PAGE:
Contemplation: Week 2
Thursday, December 20, 2018
As we saw yesterday, there are many forms of contemplative practice. CAC faculty member James Finley describes how meditation—another name for contemplation—is simply any practice that opens us up to Presence:
There is something about simply sitting still, quietly attentive to your breathing, that tends to evoke less agitated, less thought-driven modes of meditative awareness. When this shift . . . embodies a sincere desire for God, a new capacity to realize oneness with God begins to emerge. Resting in this awareness offers the least resistance to God. . . .
As our resistance to God’s quiet persistence diminishes, our experience of ourselves as other than Christ dissolves into a meditatively realized oneness with Christ. Little by little, or all at once, we come to that point of blessedness and freedom in which we can say, along with Saint Paul, “For me to live is Christ” (Philippians 1:21). . . .
And this is what has happened to us many times: we are graced with moments of spontaneous meditative experience of God’s presence in the midst of our daily living, only to go on as if no awakening had been granted. . . . But not quite. For the coming and going of our moments of awakening began to graze our hearts with longing. This is what makes us seekers of the inner way—this longing, in which we find ourselves going about with a certain holy discontent, a holy restlessness, a kind of homesickness. . . .
Perhaps by trial and error, with no one to guide us, we find our own way to respond to the unconsummated longings of our awakened heart. We, in effect, discover our own personal ways to meditate. By meditation I mean, in this context, any act habitually entered into with our whole heart as a way of awakening and sustaining a more interior meditative awareness of the present moment. The meditation practice we might find ourselves gravitating toward could be baking bread, tending the roses, or taking long, slow walks to no place in particular. Or we might find ourselves being interiorly drawn to painting or to reading or writing poetry or listening to certain kinds of music. Our meditation practice may be that of being alone, truly alone, without any addictive props or escapes. Or our practice may be that of being with the person in whose presence we awakened to what is most real and vital in our life. . . . We cannot explain it, but when we give ourselves over to these simple acts, we are taken to a deeper place. We become once again more grounded and settled in a meditative awareness of the depth of the life we are living.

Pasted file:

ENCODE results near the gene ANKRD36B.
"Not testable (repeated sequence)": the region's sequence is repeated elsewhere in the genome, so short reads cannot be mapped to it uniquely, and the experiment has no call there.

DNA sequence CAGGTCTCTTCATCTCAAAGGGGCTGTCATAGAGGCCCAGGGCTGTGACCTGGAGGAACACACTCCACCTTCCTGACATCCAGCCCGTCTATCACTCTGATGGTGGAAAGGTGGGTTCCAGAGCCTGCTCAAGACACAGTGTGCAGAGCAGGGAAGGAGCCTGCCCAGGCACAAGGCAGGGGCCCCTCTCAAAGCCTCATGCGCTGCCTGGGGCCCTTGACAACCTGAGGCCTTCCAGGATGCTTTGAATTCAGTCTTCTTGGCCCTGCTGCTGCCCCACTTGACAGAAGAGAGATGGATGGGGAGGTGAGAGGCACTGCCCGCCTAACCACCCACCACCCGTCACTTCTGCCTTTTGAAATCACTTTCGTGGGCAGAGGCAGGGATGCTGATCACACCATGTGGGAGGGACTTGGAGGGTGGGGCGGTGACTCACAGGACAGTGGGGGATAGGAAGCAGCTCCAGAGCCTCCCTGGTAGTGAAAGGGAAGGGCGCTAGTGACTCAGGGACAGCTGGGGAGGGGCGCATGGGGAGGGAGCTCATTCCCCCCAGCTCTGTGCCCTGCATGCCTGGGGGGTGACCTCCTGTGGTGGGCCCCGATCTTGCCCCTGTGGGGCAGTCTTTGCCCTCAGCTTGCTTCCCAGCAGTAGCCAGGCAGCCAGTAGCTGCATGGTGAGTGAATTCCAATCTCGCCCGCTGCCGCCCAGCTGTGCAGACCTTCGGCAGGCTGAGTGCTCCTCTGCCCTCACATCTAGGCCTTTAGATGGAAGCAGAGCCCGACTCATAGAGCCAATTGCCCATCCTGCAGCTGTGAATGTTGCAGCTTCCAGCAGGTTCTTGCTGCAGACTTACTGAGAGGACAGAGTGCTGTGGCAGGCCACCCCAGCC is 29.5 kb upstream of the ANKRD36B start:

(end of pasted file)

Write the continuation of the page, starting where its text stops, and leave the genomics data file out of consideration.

We discover we cannot make our moments of spontaneous meditative awakening occur. But even so, we . . . freely [choose] to make ourselves as open and receptive as possible to the graced event of awakening to that meditative sense of oneness with God one with us in life itself.
James Finley, Christian Meditation: Experiencing the Presence of God (HarperSanFrancisco: 2004), 42-43, 45-46.